The bill requires the corporation to use funds transferred from a foreclosure-impacted municipality to produce affordable housing within that municipality. If the corporation is unable to use the funds within two years of the date of transfer, it would have to return the remaining funds to the municipality and the municipality would have at least six months from the date the funds are returned to commit the funds in accordance with other provisions of law. During this time, all municipal trust fund monies designated for the purchase of foreclosed properties would be protected from transfer to the state. A municipality would receive bonus credits, as otherwise provided by the bill, for affordable housing produced by the corporation or by one of its contractors pursuant to this mechanism.
The bill would also create the "Foreclosure to Affordable Housing Transformation Fund," a nonlapsing, revolving fund where funds appropriated or otherwise made available for the corporation to fulfill its purposes would be stored. The HMFA would administer the fund and would be authorized to transfer into the fund any amounts it has that could be used to produce affordable housing.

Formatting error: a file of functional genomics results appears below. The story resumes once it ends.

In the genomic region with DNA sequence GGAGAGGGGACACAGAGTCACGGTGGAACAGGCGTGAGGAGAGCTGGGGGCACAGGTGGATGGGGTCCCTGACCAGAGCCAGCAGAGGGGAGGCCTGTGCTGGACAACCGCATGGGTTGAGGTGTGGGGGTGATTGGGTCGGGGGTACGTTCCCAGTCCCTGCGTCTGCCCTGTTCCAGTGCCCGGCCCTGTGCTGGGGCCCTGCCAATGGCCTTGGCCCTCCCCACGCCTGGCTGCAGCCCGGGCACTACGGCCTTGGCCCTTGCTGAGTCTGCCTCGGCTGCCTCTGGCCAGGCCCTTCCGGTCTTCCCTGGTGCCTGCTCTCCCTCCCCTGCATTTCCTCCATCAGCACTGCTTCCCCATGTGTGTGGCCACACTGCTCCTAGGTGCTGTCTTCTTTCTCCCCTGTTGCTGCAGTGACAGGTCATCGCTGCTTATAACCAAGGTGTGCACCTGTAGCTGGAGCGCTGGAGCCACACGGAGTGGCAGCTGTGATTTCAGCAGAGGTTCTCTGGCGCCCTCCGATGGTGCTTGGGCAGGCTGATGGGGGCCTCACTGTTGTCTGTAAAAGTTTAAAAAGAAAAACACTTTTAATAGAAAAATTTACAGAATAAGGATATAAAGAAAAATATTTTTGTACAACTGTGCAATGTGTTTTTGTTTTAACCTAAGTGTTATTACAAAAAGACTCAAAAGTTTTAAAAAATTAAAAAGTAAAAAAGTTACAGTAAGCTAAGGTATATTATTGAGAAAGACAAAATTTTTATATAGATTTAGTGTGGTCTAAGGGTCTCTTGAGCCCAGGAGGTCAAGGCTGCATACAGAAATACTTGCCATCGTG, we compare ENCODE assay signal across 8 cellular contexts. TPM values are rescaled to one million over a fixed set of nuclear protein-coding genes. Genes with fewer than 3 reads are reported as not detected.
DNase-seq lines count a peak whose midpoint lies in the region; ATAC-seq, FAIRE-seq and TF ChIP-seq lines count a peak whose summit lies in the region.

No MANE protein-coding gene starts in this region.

The bill would also authorize HMFA to issue bonds to fund the activities of the corporation. The bill calls for prioritization of the allocation of tax-exempt private activity bonds in order to allow the corporation to fulfill the purposes of the bill. Also, in any year in which the proceeds from the Realty Transfer Fee additional fee exceed $75 million, the first $10 million above the $75 million collected would be transferred into the "Foreclosure to Affordable Housing Transformation Fund" for the production of affordable housing. The bill would authorize the Commissioner of Community Affairs to transfer into the fund certain amounts held for the production of affordable housing, including but not limited to monies deposited in the "New Jersey Affordable Housing Trust Fund."
Lastly, under the bill, the corporation would cease its operations on December 31, 2017. On that date, any assets, properties, or funds held by the corporation would transfer to the HMFA
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6/23/2014 Press office
Quijano, Vainieri Huttle, Jasey, Benson, Singleton, Wilson, Lampitt Bill to Facilitate Financial Support to Local Libraries Receives Final Legislative Approval by Assembly
(TRENTON) - The full Assembly gave the final approval on Monday to legislation sponsored by Assembly Democrats Annette Quijano, Valerie Vainieri Huttle, Mila Jasey, Daniel Benson, Troy Singleton, Whip Wilson and Pamela Lampitt to allow taxpayers to make a voluntary contribution in support of local libraries on their gross income tax returns with a vote of 77-0.